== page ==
"Garnet Lanterns "

2005 Winner of the Anabiosis Press Chapbook Contest.

Written by: Sally Rosen Kindred
Published by: The Anabiosis Press
ISBN: 0-0727955-4-5

Reviewed by: Charlotte Mandel

Genre: Poetry

Beyond the Ark

a review by Charlotte Mandel

Garnet Lanterns


Sally Rosen Kindred's prizewinning chapbook, Garnet Lanterns, adds a strong new voice to the canon of contemporary women poets concerned with biblical revision. The cover is evocatively designed, suggestive of Ark, rainlights falling from sky, an eventual moon. Scriptural narrative, primarily from Genesis, is brought to task in terms of realities of human bodily experience.

Kindred's language manipulates sensory images to involve the reader. The chapbook opens with a direct address "To Eve": "Why don't we halve your apple / and set it in the sun / and watch it brown over like gauze / once bloodied?" Shades of red express a variety of emotions--from anger to light to despair. The "Garnet Lanterns" of the title appear to be earth minerals carried in the hold of Noah's ark, their intrinsic light waiting to be brought into true daylight. The poem "Red Life" enacts a sensuous imagistic personification of poetic struggle: "Form {is} the place where my thumb becomes air / and air meets the wet not-me of your mouth, / suckle of stanza break, first lick / of spring." The poems move fearlessly from realization of the carrion food available to the raven who does not return to the ark, to the returning dove's unsentimental address to Noah: "I bring sour stems / torn from the next green world."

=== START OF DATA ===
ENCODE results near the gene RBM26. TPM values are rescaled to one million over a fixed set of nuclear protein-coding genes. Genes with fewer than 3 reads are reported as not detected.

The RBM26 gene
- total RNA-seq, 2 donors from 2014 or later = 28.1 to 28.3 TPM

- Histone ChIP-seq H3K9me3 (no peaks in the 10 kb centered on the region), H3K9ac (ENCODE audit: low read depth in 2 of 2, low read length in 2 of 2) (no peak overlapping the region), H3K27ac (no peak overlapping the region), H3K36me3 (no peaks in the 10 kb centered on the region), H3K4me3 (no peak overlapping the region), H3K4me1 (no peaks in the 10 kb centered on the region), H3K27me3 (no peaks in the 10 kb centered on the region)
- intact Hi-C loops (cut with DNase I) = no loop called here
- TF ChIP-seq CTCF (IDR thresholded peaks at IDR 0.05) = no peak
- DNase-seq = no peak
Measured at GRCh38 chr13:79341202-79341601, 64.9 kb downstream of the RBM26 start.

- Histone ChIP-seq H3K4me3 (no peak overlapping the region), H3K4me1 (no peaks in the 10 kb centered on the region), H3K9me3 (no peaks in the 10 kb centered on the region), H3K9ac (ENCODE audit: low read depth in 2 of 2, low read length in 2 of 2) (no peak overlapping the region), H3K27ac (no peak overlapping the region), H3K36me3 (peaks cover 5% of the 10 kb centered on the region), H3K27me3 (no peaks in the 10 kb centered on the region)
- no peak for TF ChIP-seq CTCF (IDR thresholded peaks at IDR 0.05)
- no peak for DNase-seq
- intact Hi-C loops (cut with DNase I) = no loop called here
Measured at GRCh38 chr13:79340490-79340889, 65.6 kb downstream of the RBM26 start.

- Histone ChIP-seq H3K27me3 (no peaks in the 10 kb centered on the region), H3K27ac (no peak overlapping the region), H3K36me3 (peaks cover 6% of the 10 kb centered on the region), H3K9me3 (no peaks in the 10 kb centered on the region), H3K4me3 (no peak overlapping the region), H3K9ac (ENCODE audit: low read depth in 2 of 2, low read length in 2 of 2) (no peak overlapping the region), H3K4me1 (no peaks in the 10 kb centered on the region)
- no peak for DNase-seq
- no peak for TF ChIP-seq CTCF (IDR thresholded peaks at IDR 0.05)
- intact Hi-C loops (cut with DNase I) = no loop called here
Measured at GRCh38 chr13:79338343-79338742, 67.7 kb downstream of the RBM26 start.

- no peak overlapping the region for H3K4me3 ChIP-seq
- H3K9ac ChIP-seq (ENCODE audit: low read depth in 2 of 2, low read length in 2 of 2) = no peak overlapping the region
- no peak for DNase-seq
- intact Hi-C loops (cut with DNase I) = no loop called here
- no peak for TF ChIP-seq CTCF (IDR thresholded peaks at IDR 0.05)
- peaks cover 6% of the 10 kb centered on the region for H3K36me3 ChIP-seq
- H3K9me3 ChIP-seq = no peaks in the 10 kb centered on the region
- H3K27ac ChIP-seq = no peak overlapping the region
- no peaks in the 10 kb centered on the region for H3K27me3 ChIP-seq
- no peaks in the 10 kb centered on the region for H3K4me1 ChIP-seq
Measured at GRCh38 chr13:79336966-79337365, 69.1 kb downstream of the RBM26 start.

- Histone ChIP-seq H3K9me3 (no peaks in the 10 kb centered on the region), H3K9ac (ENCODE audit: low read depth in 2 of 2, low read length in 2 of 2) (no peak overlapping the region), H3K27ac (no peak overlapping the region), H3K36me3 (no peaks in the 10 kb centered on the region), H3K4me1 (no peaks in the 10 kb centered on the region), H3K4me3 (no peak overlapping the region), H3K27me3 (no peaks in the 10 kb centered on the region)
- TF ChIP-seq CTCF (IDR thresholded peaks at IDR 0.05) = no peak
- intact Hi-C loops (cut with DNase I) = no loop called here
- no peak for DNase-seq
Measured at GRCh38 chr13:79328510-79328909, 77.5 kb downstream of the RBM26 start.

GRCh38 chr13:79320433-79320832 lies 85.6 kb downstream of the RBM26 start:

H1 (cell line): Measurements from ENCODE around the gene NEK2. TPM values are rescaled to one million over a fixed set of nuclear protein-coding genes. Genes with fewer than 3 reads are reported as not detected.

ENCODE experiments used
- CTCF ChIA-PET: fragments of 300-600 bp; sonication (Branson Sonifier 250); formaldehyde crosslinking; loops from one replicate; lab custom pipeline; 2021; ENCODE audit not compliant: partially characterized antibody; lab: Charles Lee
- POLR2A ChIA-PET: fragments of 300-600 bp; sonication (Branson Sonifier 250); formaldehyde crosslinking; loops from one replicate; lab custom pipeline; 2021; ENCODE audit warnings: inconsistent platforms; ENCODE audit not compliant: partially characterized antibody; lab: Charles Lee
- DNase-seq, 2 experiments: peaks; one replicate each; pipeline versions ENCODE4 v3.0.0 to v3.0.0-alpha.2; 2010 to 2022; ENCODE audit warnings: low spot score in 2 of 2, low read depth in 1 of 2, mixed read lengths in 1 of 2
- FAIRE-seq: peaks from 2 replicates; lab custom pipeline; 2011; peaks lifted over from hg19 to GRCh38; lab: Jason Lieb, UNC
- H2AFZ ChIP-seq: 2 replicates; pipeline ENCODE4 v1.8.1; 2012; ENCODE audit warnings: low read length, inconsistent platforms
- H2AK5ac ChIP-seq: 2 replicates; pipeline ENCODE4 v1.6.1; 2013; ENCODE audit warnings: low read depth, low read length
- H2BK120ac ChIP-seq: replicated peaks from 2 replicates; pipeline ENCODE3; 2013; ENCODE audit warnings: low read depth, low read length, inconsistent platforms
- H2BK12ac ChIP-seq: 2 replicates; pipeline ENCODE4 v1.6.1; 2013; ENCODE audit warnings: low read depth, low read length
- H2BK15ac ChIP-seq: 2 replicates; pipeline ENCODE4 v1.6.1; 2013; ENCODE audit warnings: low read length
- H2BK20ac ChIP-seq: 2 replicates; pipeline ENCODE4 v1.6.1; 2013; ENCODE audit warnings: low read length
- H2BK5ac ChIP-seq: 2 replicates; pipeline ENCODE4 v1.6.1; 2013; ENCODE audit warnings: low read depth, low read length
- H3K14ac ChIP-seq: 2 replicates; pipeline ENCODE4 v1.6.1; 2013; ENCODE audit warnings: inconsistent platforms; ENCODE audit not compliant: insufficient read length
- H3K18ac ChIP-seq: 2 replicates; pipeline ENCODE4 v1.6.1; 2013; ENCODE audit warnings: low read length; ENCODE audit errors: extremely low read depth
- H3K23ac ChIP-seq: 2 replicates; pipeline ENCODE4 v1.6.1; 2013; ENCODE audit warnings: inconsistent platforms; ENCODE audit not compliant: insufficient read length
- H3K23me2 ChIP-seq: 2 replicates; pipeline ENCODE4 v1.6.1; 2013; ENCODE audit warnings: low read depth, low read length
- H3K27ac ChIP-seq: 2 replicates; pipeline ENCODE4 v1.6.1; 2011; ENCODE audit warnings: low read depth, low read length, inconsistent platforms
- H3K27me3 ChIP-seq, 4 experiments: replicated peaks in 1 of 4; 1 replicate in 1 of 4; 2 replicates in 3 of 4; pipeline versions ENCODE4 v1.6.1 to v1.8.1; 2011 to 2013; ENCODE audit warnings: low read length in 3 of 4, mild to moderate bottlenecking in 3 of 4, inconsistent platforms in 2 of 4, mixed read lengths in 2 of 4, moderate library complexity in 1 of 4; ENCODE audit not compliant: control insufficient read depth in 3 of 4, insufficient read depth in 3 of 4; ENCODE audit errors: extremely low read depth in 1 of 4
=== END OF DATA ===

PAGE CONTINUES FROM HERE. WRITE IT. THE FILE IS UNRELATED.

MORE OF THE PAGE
Tenderness blends with erotic magic in "Your Arm"--a love poem that captures life force in words, and in the very walls of the house and yard where she lives. The closing poem "No Eden" images a pear as symbol, reminding of a mother's soft cheek, listening "for angels unbuckling / their crimson ladders." In this example, as in a few others, images of redness may be asked to carry more weight than is earned.

Kindred expresses the ways that maternal love blends with fear for a child in poems to her small son, and in the voice of Noah's wife to her granddaughter as she works in her garden: "Either it is or is not enough / to breathe wrist-deep in the soil on Ararat / and wait for water to come / for these open hungry seedlings-- / to love a world where the wrong things / make light." The reader, too, must ponder the naming of those "wrong things" that "make light." Not least, I imagine, are the violent explosions that light up our television screens. In "Least Breath" a poem addressed to her little son, the rainbow's pledge of peace to Noah is questioned: "What / can you make God promise?" The poems in Garnet Lanterns ask important questions.

Charlotte Mandel is the author of six books of poetry, including Sight Lines, The Life of Mary and The Marriages of Jacob. She edited Saturday's Women, the Eileen W. Barnes Award anthology of women poets. As an independent scholar, she has published a series of critical essays on the role of cinema in the life and work of H. D.